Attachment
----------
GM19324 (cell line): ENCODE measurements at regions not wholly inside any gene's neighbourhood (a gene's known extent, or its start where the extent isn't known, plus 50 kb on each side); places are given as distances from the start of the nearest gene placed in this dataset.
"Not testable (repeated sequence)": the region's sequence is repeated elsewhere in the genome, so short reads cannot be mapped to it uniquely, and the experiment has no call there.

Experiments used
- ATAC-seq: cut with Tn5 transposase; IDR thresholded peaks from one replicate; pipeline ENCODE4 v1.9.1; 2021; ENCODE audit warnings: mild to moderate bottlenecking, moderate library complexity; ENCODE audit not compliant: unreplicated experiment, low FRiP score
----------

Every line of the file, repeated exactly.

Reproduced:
GM19324 (cell line): ENCODE measurements at regions not wholly inside any gene's neighbourhood (a gene's known extent, or its start where the extent isn't known, plus 50 kb on each side); places are given as distances from the start of the nearest gene placed in this dataset.
"Not testable (repeated sequence)": the region's sequence is repeated elsewhere in the genome, so short reads cannot be mapped to it uniquely, and the experiment has no call there.

Experiments used
- ATAC-seq: cut with Tn5 transposase; IDR thresholded peaks from one replicate; pipeline ENCODE4 v1.9.1; 2021; ENCODE audit warnings: mild to moderate bottlenecking, moderate library complexity; ENCODE audit not compliant: unreplicated experiment, low FRiP score